Are Art Auctions Helping or Hurting the Art Industry?

Are art auctions helping or hurting the art industry? This question arose after talking to two separate art galleries about reasons for the overall sluggish art market. Both mentioned two factors; the economy (which is a given) and how art auction houses are hurting the galleries and artists. A couple of examples below illustrate their concern and it should concern artists as well.

auctioneerIf you do an internet search for art auctions, you may be surprised at the results. There are so many of them compared to former days.  Auction houses make the news when a deceased artist’s work sells for millions of dollars. Or some new artist has caught the fancy of investors hoping to buy and flip the art for profit.

A few short years ago a particular new comer to the arts made the news with his abstract works selling for $100,000.00 and above at auction.  Then the buying frenzy cooled and the same work sold two years later for around $20,000, with the buyer taking a significant loss. The trend is growing.

To illustrate the point further, one well known Texas artist whom I admire had a large 40×60 painting in a recent auction. Normally, the retail value would be in the neighborhood of $50,000. This artist is no newcomer to the art scene and as far back as the mid 1970’s his work was consistently selling for $10,000.00 a clip.  Many artists could only hope to reach that degree of recognition. Appallingly, this lovely 40×60 painting sold for $4600.00 at auction.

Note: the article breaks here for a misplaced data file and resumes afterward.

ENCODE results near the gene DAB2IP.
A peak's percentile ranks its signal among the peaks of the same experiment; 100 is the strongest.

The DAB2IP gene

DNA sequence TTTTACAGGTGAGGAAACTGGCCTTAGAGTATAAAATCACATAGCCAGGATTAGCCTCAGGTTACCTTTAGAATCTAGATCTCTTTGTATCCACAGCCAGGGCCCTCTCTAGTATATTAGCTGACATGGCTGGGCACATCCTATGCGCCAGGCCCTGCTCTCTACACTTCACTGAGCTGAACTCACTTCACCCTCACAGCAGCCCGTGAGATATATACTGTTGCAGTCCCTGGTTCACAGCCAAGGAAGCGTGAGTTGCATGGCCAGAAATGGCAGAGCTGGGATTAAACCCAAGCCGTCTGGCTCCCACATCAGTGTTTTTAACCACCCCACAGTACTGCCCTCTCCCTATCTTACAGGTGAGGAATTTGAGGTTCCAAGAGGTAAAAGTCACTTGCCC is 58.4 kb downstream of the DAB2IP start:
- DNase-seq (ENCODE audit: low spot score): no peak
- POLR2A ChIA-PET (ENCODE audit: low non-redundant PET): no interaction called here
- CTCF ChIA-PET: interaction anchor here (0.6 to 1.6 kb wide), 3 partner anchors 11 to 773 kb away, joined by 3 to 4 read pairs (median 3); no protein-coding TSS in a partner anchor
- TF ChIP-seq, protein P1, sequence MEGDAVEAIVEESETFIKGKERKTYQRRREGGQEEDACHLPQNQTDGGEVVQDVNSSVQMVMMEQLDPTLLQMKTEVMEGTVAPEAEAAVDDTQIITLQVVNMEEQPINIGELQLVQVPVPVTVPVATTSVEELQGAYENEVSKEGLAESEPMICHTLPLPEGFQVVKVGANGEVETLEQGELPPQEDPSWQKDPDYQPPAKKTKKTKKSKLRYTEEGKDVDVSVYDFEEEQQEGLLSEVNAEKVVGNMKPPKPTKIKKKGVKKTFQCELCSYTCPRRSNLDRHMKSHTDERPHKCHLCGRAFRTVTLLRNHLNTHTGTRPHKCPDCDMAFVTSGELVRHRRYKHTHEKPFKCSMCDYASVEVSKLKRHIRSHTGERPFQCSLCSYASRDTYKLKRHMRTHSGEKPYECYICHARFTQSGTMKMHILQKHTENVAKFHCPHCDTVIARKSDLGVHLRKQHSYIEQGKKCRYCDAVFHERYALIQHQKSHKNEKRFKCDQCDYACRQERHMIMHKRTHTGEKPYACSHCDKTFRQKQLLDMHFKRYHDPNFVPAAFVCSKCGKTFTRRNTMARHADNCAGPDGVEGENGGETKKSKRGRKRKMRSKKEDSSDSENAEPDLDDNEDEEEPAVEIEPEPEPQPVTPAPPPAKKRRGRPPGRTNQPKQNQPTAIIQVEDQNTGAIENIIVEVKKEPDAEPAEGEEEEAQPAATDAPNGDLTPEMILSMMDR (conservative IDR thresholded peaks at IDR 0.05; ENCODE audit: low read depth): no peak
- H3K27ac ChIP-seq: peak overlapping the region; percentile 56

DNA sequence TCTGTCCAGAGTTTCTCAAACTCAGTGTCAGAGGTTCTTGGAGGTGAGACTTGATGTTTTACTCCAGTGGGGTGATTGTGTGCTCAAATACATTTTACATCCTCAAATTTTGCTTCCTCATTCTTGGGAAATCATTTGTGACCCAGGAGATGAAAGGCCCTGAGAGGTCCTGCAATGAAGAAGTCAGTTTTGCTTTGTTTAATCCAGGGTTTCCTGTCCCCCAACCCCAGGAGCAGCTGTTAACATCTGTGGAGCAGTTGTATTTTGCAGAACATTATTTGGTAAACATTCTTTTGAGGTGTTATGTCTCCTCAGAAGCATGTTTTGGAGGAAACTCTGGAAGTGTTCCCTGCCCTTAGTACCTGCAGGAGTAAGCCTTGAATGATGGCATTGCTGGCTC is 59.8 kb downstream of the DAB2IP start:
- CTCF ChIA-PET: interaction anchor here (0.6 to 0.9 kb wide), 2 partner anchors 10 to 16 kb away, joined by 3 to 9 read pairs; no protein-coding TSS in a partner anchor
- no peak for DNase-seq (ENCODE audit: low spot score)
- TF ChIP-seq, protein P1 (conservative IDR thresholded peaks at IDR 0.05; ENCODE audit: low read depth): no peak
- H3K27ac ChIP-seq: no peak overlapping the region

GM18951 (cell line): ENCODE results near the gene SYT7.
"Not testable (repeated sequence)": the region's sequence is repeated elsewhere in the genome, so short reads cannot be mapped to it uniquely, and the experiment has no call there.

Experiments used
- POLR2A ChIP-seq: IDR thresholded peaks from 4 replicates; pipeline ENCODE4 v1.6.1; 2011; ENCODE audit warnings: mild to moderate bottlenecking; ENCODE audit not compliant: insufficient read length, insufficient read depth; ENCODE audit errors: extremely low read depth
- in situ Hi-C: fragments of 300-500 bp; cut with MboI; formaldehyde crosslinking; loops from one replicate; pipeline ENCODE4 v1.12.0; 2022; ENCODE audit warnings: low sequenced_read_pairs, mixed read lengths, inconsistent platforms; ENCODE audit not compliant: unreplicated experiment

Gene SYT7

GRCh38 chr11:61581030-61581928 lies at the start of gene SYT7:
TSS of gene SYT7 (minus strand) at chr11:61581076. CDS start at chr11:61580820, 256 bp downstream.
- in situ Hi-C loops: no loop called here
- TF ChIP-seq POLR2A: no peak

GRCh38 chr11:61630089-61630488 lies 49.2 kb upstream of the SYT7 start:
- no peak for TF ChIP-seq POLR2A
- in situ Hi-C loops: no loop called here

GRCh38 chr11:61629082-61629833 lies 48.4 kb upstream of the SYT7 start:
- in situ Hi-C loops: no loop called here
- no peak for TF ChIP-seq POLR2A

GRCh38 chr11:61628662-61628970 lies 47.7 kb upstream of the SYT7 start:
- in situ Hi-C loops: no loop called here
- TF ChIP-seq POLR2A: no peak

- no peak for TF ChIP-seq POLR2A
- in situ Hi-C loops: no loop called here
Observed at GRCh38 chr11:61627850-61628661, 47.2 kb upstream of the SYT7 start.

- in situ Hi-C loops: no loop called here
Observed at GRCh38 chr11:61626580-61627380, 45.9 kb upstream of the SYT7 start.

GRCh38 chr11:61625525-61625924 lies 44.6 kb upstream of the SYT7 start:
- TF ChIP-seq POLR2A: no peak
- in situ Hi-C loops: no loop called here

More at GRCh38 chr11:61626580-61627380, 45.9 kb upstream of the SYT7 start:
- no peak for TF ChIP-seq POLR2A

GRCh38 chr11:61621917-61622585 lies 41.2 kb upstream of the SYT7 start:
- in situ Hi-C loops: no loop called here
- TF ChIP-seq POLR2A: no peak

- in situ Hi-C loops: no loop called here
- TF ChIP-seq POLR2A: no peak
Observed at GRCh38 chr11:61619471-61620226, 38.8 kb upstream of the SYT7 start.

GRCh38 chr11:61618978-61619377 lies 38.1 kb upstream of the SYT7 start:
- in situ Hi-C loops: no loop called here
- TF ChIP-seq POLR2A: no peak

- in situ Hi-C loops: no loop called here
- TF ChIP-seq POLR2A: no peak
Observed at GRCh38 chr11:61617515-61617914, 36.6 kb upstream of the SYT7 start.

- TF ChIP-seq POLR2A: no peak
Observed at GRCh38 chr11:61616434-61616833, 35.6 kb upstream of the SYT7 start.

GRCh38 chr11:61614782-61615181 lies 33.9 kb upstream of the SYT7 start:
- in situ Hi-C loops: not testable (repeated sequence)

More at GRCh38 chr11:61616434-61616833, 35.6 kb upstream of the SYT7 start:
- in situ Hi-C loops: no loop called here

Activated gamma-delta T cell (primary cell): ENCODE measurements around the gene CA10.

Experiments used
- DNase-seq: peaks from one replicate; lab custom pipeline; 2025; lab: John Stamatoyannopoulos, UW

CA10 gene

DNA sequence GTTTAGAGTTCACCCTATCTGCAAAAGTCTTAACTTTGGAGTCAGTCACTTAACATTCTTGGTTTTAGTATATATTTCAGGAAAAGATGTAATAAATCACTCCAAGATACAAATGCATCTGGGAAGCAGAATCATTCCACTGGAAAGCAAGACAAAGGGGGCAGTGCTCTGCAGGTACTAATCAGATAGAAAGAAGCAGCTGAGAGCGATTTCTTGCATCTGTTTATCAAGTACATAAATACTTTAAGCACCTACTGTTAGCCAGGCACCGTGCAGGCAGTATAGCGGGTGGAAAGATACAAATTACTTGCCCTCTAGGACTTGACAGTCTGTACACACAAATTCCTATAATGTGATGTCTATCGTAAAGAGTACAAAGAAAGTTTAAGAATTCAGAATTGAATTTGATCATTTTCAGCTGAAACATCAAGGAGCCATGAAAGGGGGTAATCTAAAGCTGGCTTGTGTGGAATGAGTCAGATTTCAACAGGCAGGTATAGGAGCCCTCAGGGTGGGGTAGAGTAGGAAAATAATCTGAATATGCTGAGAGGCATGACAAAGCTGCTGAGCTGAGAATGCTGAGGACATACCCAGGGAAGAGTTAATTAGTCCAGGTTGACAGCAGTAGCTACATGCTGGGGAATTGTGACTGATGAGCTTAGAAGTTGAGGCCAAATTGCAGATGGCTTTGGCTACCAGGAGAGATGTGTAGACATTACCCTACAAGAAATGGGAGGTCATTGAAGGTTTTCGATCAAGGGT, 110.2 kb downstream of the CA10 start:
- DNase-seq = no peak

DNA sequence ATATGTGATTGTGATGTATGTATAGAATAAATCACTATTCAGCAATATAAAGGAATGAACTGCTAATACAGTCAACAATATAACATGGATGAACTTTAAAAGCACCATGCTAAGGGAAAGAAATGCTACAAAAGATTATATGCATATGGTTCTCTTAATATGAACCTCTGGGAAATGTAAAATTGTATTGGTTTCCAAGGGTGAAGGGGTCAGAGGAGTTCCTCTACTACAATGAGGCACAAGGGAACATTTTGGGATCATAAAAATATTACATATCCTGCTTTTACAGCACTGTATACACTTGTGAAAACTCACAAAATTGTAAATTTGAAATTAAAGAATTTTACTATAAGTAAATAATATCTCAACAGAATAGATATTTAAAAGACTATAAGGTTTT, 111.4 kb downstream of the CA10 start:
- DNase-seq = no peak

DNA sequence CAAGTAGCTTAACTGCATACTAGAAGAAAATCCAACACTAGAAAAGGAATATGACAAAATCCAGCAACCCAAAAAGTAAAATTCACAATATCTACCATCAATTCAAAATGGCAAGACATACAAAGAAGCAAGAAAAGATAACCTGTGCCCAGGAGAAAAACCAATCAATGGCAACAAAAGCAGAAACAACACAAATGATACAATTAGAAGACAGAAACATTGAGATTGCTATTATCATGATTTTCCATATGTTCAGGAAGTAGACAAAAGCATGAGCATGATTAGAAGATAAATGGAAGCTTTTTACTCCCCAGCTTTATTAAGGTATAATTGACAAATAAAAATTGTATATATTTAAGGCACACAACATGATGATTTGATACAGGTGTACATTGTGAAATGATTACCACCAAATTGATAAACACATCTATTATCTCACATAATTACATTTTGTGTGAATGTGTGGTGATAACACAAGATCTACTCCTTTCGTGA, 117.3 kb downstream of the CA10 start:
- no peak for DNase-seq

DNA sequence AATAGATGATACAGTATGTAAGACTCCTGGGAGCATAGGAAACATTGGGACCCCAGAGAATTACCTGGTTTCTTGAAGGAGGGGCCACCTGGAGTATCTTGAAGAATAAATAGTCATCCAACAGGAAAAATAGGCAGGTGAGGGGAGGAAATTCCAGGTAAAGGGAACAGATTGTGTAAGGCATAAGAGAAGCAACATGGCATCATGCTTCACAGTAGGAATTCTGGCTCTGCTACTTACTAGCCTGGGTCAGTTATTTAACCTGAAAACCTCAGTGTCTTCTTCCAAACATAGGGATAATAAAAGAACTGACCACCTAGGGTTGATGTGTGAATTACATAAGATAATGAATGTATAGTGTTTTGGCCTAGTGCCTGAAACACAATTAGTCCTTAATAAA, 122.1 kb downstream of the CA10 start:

ART AUCTIONS THROWING PRICES OUT OF BALANCE

Prices for an artist’s work can be thrown out of balance in either direction of outlandishly high or low. I’m not saying that art auctions don’t have a place. I put some of my small works up for auction on eBay, but those works were developed primarily just for that purpose. It’s structured so it has no bearing on the value of my main body of works.

When it comes to art auctions offering works by living artists, it appears these venues are not helping with stabilizing an already soft art market but throwing it even more out of whack.  It becomes increasingly difficult for artists to keep an established value on their work without unrealistically elevating it or having it crash as if it was nothing more than a commodity on the stock market with the smack of the auctioneers gavel.

RESPECT FOR THE ARTIST PROFESSION

Artists provide a service and through their work bring beauty into the lives of people. In other professions from child day care providers, hair stylists, plumbers, electricians or doctors, people seldom venture to haggle about price.  When handed a bill most pay it for the service and skill of the provider and if they’re especially skilled it’s appreciated.  Artists also possess skills and some especially so, yet are not shown the same courtesy compared to workers in other professions. Almost immediately when an artist offers a fair price for their work to a customer, even on a brand new painting they are expected to lower the price!  After all, they reason that a well known artist with greater credentials sold for a lot less at an art auction!

I treasure one collector who has never once asked for a discount or tried to haggle over a price. Over the years they have bought many paintings and today have one of the largest and best collections of my work anywhere and when they commission a painting I give them my best in return.

So if you really want to help living artists, do this. Buy directly from them, (dead ones don’t need the money) and through their established selling venues such as their own website if offered or through galleries and art shows that they support. In return those artists will more than likely reward you.

So, are art auctions helping or hurting the art industry? What do you think?

 

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